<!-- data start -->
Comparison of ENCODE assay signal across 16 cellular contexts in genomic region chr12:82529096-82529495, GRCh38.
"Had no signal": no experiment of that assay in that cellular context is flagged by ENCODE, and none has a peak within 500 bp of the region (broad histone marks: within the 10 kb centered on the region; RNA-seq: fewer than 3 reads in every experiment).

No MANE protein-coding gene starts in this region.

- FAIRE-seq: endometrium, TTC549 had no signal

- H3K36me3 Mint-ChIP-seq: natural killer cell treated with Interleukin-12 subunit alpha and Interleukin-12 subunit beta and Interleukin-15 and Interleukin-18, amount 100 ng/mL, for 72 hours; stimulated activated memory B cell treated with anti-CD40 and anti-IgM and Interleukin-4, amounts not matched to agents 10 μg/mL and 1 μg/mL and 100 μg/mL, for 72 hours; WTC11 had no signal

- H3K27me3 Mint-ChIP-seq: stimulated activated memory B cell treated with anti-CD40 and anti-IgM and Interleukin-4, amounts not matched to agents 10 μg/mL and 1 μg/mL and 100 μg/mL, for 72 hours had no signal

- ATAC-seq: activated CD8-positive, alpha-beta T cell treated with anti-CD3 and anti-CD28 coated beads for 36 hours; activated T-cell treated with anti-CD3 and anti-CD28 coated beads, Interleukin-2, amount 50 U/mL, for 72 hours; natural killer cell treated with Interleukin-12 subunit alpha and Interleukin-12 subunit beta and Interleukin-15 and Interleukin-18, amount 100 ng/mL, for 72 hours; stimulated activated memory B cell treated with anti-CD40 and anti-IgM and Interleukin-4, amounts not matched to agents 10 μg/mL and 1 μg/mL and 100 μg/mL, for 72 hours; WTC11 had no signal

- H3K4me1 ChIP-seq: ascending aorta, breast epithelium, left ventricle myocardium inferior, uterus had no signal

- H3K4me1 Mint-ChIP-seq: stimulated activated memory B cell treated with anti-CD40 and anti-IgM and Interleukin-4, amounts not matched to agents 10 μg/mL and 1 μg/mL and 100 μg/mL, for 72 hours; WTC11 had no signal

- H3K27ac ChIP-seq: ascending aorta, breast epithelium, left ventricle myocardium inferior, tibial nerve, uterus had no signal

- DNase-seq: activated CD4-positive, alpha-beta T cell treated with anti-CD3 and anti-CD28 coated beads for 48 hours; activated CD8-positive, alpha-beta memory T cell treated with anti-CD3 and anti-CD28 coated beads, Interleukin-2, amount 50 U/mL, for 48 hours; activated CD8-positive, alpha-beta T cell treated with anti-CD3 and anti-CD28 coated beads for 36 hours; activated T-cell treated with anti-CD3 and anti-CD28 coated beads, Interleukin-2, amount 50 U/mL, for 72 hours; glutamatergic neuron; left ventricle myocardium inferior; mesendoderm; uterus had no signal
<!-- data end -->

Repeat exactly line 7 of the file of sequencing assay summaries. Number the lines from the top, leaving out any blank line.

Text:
- ATAC-seq: activated CD8-positive, alpha-beta T cell treated with anti-CD3 and anti-CD28 coated beads for 36 hours; activated T-cell treated with anti-CD3 and anti-CD28 coated beads, Interleukin-2, amount 50 U/mL, for 72 hours; natural killer cell treated with Interleukin-12 subunit alpha and Interleukin-12 subunit beta and Interleukin-15 and Interleukin-18, amount 100 ng/mL, for 72 hours; stimulated activated memory B cell treated with anti-CD40 and anti-IgM and Interleukin-4, amounts not matched to agents 10 μg/mL and 1 μg/mL and 100 μg/mL, for 72 hours; WTC11 had no signal